I first heard of Zilla Rocca very recently, thanks to the track he produced for Has-Lo, entitled Cock Diesel. I was caught up in the dark and mesmerising instrumental, which made me curious about the producer/MC. I entered his universe with his previous EP, the very dim Bad Weather Classic and I became a fan instantly. There is something quite mysterious about him and when I learned he was about to release a new project, I was more than happy to give him a little exposure. The result is below, a very interesting interview where he tells us more about his career, collaborations, projects and influences, among other things. Without further delay, here is Zilla Rocca, in his own words.
First of all, for people who are not familiar with you and your music, who is Zilla Rocca? How/when did you start making music and why this name?
I’m Zilla Rocca aka Vic Sage, the Corrupt Novelist, Noir Hop originator. I’m an emcee/producer from Philadelphia and the sole proprietor of Three Dollar Pistol Music. Part of Wrecking Crew with Has-Lo, Curly Castro, Small Professor and some other homies in the mix. The voice of 5 O’Clock Shadowboxers with Douglas Martin aka Blurry Drones on the beats. I started writing rhymes when I was 14, started making beats when I was about 19. Been putting out records in all kinds of groups and one-off projects officially since 2006, but didn’t really catch on with the people until 2009 with The Slow Twilight LP from 5 O’Clock Shadowboxers.
My name doesn’t mean anything. I had so many horrendous rap names before this one. I like the vagueness of it. It could sound slick to some folks, an abomination to others. It can’t be pinned down. That’s kinda how my style and my catalogue has developed, coincidentally.
You are both a producer and an MC, part of a group and collaborating with many other producers and MCs. Is it necessary for you to explore all aspects of music and to express yourself in different ways?
Truthfully, I was never interested in being a solo artist. It just happened that way somewhere along the line. I’m very self-sufficient; I have my own studio, the world famous International Dart Parlour here in Philly. As much as I like writing by myself or spending hours listening to records for ideas and making beats, it’s always fun to collaborate what people, to see what they bring on their own then to see what they bring out of you. Shadowboxers brings out a different monster inside me than working on Has-Lo beats. And I want to bring out all the ideas and stories and flows and approaches I can because I consume so much music in all genres, it needs to be unleashed. I have dubstep records, drum n’ bass records, boom-bap records, trip hop records. But they all sound like me. I love experimenting. It’s always fun to just do stuff without any inkling of how good it is or if people will even like it. And those records end up connecting the most with people, oddly. It’s like walking into a casino off the streets and just betting on a random horse in a horse race. You might win big, but if you never gamble, you lose nothing. I like gambling with music.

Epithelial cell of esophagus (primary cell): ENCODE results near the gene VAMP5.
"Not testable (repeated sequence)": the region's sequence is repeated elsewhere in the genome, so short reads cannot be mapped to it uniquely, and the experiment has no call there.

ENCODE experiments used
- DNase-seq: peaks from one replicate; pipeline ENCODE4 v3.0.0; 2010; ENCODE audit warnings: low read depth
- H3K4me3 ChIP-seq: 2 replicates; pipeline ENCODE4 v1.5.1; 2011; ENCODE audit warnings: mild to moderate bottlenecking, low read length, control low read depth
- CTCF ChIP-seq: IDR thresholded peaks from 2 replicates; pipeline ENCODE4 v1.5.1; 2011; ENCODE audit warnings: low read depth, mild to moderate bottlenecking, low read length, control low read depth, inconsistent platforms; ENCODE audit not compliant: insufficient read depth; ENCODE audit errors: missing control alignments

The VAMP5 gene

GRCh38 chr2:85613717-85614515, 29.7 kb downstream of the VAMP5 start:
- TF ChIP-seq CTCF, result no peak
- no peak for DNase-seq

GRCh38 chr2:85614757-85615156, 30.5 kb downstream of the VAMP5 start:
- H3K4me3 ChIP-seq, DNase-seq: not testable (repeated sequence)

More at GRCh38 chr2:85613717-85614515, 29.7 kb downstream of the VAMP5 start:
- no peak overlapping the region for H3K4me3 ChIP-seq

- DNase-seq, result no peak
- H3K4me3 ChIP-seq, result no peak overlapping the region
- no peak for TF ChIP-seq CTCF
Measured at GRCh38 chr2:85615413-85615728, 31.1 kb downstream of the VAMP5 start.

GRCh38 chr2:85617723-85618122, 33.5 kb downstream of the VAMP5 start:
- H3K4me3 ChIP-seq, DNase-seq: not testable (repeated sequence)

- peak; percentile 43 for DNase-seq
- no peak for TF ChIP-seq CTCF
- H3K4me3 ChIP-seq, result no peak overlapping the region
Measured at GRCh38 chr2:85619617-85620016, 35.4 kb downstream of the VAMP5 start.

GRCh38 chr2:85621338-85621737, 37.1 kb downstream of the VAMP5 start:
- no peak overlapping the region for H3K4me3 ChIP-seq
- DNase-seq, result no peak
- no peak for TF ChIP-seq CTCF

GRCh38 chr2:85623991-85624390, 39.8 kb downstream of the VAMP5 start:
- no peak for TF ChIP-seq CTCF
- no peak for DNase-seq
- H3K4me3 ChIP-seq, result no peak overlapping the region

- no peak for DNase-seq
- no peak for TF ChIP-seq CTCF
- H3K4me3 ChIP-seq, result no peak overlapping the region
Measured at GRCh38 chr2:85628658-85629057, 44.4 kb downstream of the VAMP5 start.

As I mentioned earlier, you are part of a group, 5 O’Clock Shadowboxers. Could you tell us more about this and your previous/upcoming projects?
5 O’Clock Shadowboxers came about organically in late ’07-early ’08. Douglas Martin heard my stuff online and slid me a couple of beats just as a fan. They were unlike anything I’d ever heard, and the songs I wrote got me excited because they unearthed a whole different side of me I didn’t know was there. I had no clue if they were any good or not. People liked it. We made more records until we had an album done, which became The Slow Twilight, still my best work to date. That was in 2009. In 2010, we dropped a companion EP called Broken Clocks that wasn’t so insular or personal, just dope records and collaborations and remixes. At the end of this year or early next year, we’re dropping the 2nd LP called No Vacation for Murder. It’s about 80% finished. Got some big name guests on there.
As a soloist, I dropped a mixtape in 2008 called Bring Me the Head of Zilla Rocca that was 90% original tracks. I had a blast making it and putting it together on some Redman/Beastie Boys type shit. People liked it. At the beginning of this year, I just said, “Screw it—it’s time to put stuff out” and dropped Bad Weather Classic EP via World Around Records. The feedback was outstanding, from fellow artists to fans in parts of the world I didn’t know existed. So I figured “Well, I might be on to something here” so I buckled down and decided to make a summer EP called Nights & Weekends which is coming out very shortly.
Something I find quite interesting about you and the atmosphere you create through your music is the darkness, as well as the references to noir cinema and novels. This is quite obvious in your latest EP, Bad Weather Classic. How did you become interested in this genre and decide to incorporate it in your music?
I always loved detective stories, crime stories, understanding why people are driven to do things that defy their character on the surface. And noir has all of it: sex, murder, betrayal, slang, violence, desperation, danger, loneliness, corruption, and a moral center that tries to make sense of it. The Shadowboxers LP pulled all of that out of me. Jeff Weiss said at one point that I was the “Raymond Chandler of rap”, so I went back and read the classic Philip Marlowe stories. I read Richard Stark books. I watched some Orson Wells movies. I bought anything with Ed Brubaker’s name on it. I rewatched Brick, which I’ve loved since it came out in theaters. Grabbed a lot of Batman titles. I wanted to immerse myself in this thing that I was always conscious of and voila: I took that genre and put it out front as my own brand of hip hop. It separates me from everyone else, so I don’t have to compete with Big Sean or Meek Mill or whoever. I’m in my own world (yeah yeah, now check the method). It’s liberating.